A subsequent study, from the same centre in Malawi, again failed to show an increased risk of early wound infection in clean surgery, but found that the infection rate had doubled in contaminated wounds.20 Contrary to the findings of Jellis, this study did not show an increase in chronic infections in HIV-positive patients. Two further studies from KwaZulu-Natal, South Africa, added to the controversy. The first noted an increased risk of infection in open fractures in patients with advanced HIV disease (CD4 < 350 cells/μΡ).19The second study failed to show an increase in early wound infection in HIV-positive patients with open tibia fractures.25

The evidence available, therefore, appears to be contradictory in terms of the development of infection in both open and closed fractures. However, most of these studies were designed to look at HIV as a risk factor for early wound infection rather than the development of chronic osteomyelitis. Moreover, it is not known if HIV infection resulted in an increased risk of reactivation of chronic haematogenous osteomyelitis. The results of our study appear to indicate that HIV is not a risk factor for developing chronic osteomyelitis.

Several malignant tumours have been associated with HIV/AIDS including the AIDS-defining cancers (ADCs) such as Kaposi's sarcoma, non-Hodgkin's lymphoma and cervical cancer.26 The relative incidence of certain non-AIDS defining cancers (NADCs) have also increased, including Hodgkin's lymphoma, liver, lung, anal and skin cancer.27 In addition, HIV is associated with an increased risk for the development of plasma cell disorders like multiple myeloma.28 In terms of sarcomas other than Kaposi's, it appears that leiomyosarcoma and angiosarcoma may occur disproportionately in HIV-positive patients. Furthermore, osteosarcoma, rhabdomyosarcoma and malignant fibrohistiocytic tumours have been reported in HIV-positive patients.29 In this series, however, the overall incidence of bone and soft tissue tumours was not increased in the HIV-positive group. It is, however, still possible that the prevalence of certain tumours may be increased in the HIV-positive group and this effect may be hidden by the increased incidence of other tumours in age groups with a lower HIV prevalence. Further research is required in this regard.

Limb reconstruction cases generally consisted of non-union, malunion and bone defect management. HIV infection has traditionally been implicated as a risk factor for non-union development but the evidence remains contradictory. Union rates between HIV-positive and HIV-negative patients who sustained closed fractures appear comparable.30,31 Union rates following open fractures, however, is more controversial. Chandanwale et al., and Aird et al. both found an increased risk of non-union in HIV-positive patients compared to HIV-negative patients.30,32 The current series failed to show that HIV-infected individuals required more limb reconstruction surgery when compared to HIV-negative individuals.

There are some limitations of this study that need to be noted. Data with regard to epidemiology and the specific diagnosis was incomplete and thus not included in the analysis. The lack of CD4 count data represents a shortcoming as previous studies have suggested an increased rate of infection in patients with very low CD4 counts. Subgroup analysis by CD4 count may have shown an increased incidence of chronic osteomyelitis in the severely immunosuppressed individuals. This risk is somewhat mitigated by the specific hospital policy to place those patients with first diagnoses and low CD4 counts on treatment rapidly. Further, patients with CD4 counts below 350 were not operated on, excepting in emergencies. Hence the absolute number of patients with severe immunosuppression was likely very low.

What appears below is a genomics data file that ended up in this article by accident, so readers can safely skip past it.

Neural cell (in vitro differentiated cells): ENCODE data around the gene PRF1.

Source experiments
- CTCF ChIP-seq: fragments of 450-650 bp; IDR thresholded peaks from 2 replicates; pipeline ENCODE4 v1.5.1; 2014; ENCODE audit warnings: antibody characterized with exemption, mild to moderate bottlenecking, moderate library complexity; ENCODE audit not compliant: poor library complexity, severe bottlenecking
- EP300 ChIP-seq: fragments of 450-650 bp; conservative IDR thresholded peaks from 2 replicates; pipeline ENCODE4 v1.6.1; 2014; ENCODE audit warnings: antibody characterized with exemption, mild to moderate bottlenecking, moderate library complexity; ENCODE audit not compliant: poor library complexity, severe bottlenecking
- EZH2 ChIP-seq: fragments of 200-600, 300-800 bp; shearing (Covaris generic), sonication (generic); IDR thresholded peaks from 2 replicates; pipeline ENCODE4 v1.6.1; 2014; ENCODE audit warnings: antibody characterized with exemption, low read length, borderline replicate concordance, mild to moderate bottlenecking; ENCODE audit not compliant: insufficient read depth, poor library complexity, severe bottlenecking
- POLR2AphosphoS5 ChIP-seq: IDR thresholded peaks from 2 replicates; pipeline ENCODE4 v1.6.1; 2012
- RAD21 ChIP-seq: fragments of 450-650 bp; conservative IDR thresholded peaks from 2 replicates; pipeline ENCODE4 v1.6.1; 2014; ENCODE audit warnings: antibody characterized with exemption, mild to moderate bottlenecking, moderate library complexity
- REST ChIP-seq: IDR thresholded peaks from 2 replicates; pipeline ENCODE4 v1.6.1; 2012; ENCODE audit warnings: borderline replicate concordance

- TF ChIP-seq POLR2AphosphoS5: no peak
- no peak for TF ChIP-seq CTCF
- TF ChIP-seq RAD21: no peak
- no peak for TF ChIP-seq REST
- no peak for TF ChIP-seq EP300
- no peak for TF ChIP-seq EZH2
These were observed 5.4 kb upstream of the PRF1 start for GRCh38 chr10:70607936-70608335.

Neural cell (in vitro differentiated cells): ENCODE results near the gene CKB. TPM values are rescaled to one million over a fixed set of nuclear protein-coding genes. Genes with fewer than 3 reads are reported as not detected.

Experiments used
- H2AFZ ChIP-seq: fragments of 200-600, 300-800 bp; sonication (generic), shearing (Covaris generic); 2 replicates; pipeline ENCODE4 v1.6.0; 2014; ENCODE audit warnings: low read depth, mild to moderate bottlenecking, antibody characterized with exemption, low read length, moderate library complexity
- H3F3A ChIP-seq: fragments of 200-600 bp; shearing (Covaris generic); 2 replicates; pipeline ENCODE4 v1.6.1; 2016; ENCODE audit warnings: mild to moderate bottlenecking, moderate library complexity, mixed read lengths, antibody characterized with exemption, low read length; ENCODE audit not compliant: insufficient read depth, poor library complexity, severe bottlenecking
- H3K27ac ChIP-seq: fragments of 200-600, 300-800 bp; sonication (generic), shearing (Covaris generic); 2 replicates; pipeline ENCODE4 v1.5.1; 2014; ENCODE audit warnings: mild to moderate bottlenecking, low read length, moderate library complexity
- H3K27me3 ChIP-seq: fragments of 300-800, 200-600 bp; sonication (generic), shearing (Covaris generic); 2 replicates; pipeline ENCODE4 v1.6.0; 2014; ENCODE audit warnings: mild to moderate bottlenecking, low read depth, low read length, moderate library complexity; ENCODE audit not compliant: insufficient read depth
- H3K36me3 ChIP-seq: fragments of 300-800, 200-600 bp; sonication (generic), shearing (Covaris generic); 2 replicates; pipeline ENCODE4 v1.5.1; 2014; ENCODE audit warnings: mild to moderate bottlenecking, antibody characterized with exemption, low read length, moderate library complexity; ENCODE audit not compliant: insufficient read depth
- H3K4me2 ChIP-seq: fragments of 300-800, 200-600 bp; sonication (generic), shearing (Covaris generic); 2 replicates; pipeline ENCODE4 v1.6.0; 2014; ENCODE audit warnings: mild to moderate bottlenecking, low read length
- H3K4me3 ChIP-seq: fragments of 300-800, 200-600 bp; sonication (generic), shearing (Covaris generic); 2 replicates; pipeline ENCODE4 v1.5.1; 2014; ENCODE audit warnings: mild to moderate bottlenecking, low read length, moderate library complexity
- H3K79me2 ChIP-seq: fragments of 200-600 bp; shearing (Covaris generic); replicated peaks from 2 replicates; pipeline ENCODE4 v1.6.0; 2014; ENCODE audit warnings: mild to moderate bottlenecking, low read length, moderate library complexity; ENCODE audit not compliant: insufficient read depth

With respect to tumours, no differentiation between primary and secondary bone malignancies was made. Although our results contrast the literature, which generally purports that HIV increases the risk for development of most cancers,33,34 it is possible that the study group contained a low number of patients with secondary bone tumours, which are the lesions commonly reported to occur with increased frequency in HIV-infected individuals.8

Lastly, by excluding children, a number of primary osteosarcoma patients was not captured. This is a very difficult group of patients to study due to low absolute numbers, the issues related to consent for HIV testing, and whether HIV infection was acquired perinatally or later (as these are two different groups of patients in and of themselves).

 

Conclusion

In this series, we found no significant difference in the incidence of bone infections or tumours, as well as the need for limb reconstruction, between HIV-positive and -negative patients. Current evidence fails to predict an increased rate of complications in HIV-positive patients and therefore it appears reasonable to expect similar complication rates if HIV patients are treated according to standard treatment protocols. Further research in this field is recommended.

Compliance with ethics guidelines

Ethical approval was obtained from the institutional ethics committee before commencement of the study.

Human rights: All procedures followed were in accordance with the ethical standards of the responsible committee on human experimentation (institutional and national) and with the Helsinki Declaration 1975, as revised in 2008. Informed consent was obtained from all patients prior to undergoing an HIV test.

 

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Correspondence:
Dr Neil Kruger
Division of Orthopaedics, Department of Surgery, University of Cape Town
H49, Old Main Building, Groote Schuur Hospital, Observatory, Cape Town, 7925
Tel: 021 404 5108; Cell: 079 3782480
Email: neilkruger6@gmail.com

Received: September 2016
Accepted: April 2017
Published: November 2017

 

 

Funding: No funding was received.
Conflict of interest: All authors declare they have no conflicts of interest.
Editor: Prof Anton Schepers, University of the Witwatersrand